Matthew 27:32–61 (ESV) — 32 As they went out, they found a man of Cyrene, Simon by name. They compelled this man to carry his cross. 33 And when they came to a place called Golgotha (which means Place of a Skull), 34 they offered him wine to drink, mixed with gall, but when he tasted it, he would not drink it. 35 And when they had crucified him, they divided his garments among them by casting lots. 36 Then they sat down and kept watch over him there. 37 And over his head they put the charge against him, which read, “This is Jesus, the King of the Jews.” 38 Then two robbers were crucified with him, one on the right and one on the left. 39 And those who passed by derided him, wagging their heads 40 and saying, “You who would destroy the temple and rebuild it in three days, save yourself! If you are the Son of God, come down from the cross.” 41 So also the chief priests, with the scribes and elders, mocked him, saying, 42 “He saved others; he cannot save himself. He is the King of Israel; let him come down now from the cross, and we will believe in him. 43 He trusts in God; let God deliver him now, if he desires him. For he said, ‘I am the Son of God.’ ” 44 And the robbers who were crucified with him also reviled him in the same way. 45 Now from the sixth hour there was darkness over all the land until the ninth hour. 46 And about the ninth hour Jesus cried out with a loud voice, saying, “Eli, Eli, lema sabachthani?” that is, “My God, my God, why have you forsaken me?” 47 And some of the bystanders, hearing it, said, “This man is calling Elijah.” 48 And one of them at once ran and took a sponge, filled it with sour wine, and put it on a reed and gave it to him to drink. 49 But the others said, “Wait, let us see whether Elijah will come to save him.” 50 And Jesus cried out again with a loud voice and yielded up his spirit. 51 And behold, the curtain of the temple was torn in two, from top to bottom. And the earth shook, and the rocks were split. 52 The tombs also were opened. And many bodies of the saints who had fallen asleep were raised, 53 and coming out of the tombs after his resurrection they went into the holy city and appeared to many. 54 When the centurion and those who were with him, keeping watch over Jesus, saw the earthquake and what took place, they were filled with awe and said, “Truly this was the Son of God!” 55 There were also many women there, looking on from a distance, who had followed Jesus from Galilee, ministering to him, 56 among whom were Mary Magdalene and Mary the mother of James and Joseph and the mother of the sons of Zebedee. 57 When it was evening, there came a rich man from Arimathea, named Joseph, who also was a disciple of Jesus. 58 He went to Pilate and asked for the body of Jesus. Then Pilate ordered it to be given to him. 59 And Joseph took the body and wrapped it in a clean linen shroud 60 and laid it in his own new tomb, which he had cut in the rock. And he rolled a great stone to the entrance of the tomb and went away. 61 Mary Magdalene and the other Mary were there, sitting opposite the tomb.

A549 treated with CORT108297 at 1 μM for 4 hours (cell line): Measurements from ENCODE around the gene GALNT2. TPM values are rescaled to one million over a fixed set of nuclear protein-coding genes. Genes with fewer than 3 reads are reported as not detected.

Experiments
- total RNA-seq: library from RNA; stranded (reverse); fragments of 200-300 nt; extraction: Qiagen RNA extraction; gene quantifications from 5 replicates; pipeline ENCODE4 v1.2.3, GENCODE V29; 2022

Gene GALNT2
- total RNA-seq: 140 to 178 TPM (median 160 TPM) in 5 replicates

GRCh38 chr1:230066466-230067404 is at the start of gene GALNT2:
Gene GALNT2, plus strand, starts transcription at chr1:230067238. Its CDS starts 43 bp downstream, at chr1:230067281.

We have an advantage over the disciples in that we see the cross looking backward from the resurrection. At that moment, they thought this was the end.
Yes, they had heard Jesus say he would die and return, but I’m pretty sure they thought he was speaking allegorically. He taught using parables which the disciples often found hard to understand.
Thank God that wasn’t the end of the story. Now we get to the part God wanted to get to in his plan, the part from which everything else will come…
Matthew 28:1–10 (ESV) — 1 Now after the Sabbath, toward the dawn of the first day of the week, Mary Magdalene and the other Mary went to see the tomb. 2 And behold, there was a great earthquake, for an angel of the Lord descended from heaven and came and rolled back the stone and sat on it. 3 His appearance was like lightning, and his clothing white as snow. 4 And for fear of him the guards trembled and became like dead men. 5 But the angel said to the women, “Do not be afraid, for I know that you seek Jesus who was crucified. 6 He is not here, for he has risen, as he said. Come, see the place where he lay. 7 Then go quickly and tell his disciples that he has risen from the dead, and behold, he is going before you to Galilee; there you will see him. See, I have told you.” 8 So they departed quickly from the tomb with fear and great joy, and ran to tell his disciples. 9 And behold, Jesus met them and said, “Greetings!” And they came up and took hold of his feet and worshiped him. 10 Then Jesus said to them, “Do not be afraid; go and tell my brothers to go to Galilee, and there they will see me.”
Conclusion: From here on it’s going to be a crazy ride. Be prepared to have your ideas about the Christian life and the afterlife in heaven challenged. You’ve been warned.
The big question today is, are you going to become part of God’s plan? He’s invited you in.